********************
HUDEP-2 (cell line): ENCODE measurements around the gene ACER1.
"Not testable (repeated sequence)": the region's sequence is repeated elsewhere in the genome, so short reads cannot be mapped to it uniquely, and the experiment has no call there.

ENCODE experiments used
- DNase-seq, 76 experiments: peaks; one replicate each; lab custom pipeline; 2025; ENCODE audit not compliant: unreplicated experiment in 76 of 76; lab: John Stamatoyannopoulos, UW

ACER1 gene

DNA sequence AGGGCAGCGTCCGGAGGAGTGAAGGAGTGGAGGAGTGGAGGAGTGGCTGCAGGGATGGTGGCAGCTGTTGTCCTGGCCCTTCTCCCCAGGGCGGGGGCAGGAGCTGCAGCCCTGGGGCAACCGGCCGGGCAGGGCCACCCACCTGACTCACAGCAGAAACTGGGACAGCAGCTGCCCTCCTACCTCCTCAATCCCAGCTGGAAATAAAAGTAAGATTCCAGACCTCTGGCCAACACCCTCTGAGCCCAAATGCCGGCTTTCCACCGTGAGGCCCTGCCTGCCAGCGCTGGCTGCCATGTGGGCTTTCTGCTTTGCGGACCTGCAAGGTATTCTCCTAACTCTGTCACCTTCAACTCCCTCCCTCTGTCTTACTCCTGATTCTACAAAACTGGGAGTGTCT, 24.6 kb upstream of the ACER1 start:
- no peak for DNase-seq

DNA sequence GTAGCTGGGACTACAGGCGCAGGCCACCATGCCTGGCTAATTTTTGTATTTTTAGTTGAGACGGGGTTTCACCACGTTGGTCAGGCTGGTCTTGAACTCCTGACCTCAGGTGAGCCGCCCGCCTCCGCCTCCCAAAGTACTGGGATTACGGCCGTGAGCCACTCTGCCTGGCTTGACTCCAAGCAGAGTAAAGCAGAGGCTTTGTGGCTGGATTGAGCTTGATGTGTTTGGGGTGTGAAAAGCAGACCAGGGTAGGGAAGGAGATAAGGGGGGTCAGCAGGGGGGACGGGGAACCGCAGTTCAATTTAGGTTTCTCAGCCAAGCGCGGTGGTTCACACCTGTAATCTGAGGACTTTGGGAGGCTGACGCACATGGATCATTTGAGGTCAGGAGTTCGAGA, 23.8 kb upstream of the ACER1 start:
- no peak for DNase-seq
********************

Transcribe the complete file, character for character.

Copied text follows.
HUDEP-2 (cell line): ENCODE measurements around the gene ACER1.
"Not testable (repeated sequence)": the region's sequence is repeated elsewhere in the genome, so short reads cannot be mapped to it uniquely, and the experiment has no call there.

ENCODE experiments used
- DNase-seq, 76 experiments: peaks; one replicate each; lab custom pipeline; 2025; ENCODE audit not compliant: unreplicated experiment in 76 of 76; lab: John Stamatoyannopoulos, UW

ACER1 gene

DNA sequence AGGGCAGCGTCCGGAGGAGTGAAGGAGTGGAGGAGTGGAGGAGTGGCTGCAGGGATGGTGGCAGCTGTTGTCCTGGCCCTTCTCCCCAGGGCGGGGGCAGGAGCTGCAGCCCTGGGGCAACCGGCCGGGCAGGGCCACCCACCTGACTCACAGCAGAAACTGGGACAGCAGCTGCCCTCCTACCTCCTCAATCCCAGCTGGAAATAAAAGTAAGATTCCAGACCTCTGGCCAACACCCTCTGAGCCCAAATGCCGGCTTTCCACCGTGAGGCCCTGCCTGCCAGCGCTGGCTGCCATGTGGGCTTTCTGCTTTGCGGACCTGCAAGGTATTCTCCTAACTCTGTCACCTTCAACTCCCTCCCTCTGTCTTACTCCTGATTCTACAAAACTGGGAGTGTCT, 24.6 kb upstream of the ACER1 start:
- no peak for DNase-seq

DNA sequence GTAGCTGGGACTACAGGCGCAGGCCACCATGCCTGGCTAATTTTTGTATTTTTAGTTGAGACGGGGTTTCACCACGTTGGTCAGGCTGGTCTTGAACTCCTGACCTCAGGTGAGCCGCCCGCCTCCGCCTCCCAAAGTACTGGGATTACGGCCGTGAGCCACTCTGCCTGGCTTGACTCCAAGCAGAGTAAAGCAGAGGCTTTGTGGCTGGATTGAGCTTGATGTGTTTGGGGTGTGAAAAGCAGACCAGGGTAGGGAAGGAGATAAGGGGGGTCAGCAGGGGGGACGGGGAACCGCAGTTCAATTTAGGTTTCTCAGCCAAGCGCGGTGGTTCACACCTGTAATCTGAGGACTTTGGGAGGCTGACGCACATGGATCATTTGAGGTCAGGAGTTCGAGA, 23.8 kb upstream of the ACER1 start:
- no peak for DNase-seq